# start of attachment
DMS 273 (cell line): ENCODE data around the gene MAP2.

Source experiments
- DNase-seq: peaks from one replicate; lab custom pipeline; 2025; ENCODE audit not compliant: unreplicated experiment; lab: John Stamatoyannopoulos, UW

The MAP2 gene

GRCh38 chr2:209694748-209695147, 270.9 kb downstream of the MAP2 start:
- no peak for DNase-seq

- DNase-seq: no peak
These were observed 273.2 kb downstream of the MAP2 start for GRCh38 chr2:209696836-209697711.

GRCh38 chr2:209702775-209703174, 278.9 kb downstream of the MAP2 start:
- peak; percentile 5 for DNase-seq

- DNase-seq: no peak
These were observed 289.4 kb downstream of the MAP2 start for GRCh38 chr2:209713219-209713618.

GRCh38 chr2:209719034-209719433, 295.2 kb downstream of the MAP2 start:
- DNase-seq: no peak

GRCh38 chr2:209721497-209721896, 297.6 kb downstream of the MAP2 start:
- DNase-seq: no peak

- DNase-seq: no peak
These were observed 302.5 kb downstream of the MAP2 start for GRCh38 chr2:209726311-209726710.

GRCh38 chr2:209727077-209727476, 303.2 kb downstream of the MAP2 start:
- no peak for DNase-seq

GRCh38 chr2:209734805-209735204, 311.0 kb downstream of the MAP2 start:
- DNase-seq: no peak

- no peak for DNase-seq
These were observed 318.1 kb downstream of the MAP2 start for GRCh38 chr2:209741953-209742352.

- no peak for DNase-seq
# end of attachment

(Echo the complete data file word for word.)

DMS 273 (cell line): ENCODE data around the gene MAP2.

Source experiments
- DNase-seq: peaks from one replicate; lab custom pipeline; 2025; ENCODE audit not compliant: unreplicated experiment; lab: John Stamatoyannopoulos, UW

The MAP2 gene

GRCh38 chr2:209694748-209695147, 270.9 kb downstream of the MAP2 start:
- no peak for DNase-seq

- DNase-seq: no peak
These were observed 273.2 kb downstream of the MAP2 start for GRCh38 chr2:209696836-209697711.

GRCh38 chr2:209702775-209703174, 278.9 kb downstream of the MAP2 start:
- peak; percentile 5 for DNase-seq

- DNase-seq: no peak
These were observed 289.4 kb downstream of the MAP2 start for GRCh38 chr2:209713219-209713618.

GRCh38 chr2:209719034-209719433, 295.2 kb downstream of the MAP2 start:
- DNase-seq: no peak

GRCh38 chr2:209721497-209721896, 297.6 kb downstream of the MAP2 start:
- DNase-seq: no peak

- DNase-seq: no peak
These were observed 302.5 kb downstream of the MAP2 start for GRCh38 chr2:209726311-209726710.

GRCh38 chr2:209727077-209727476, 303.2 kb downstream of the MAP2 start:
- no peak for DNase-seq

GRCh38 chr2:209734805-209735204, 311.0 kb downstream of the MAP2 start:
- DNase-seq: no peak

- no peak for DNase-seq
These were observed 318.1 kb downstream of the MAP2 start for GRCh38 chr2:209741953-209742352.

- no peak for DNase-seq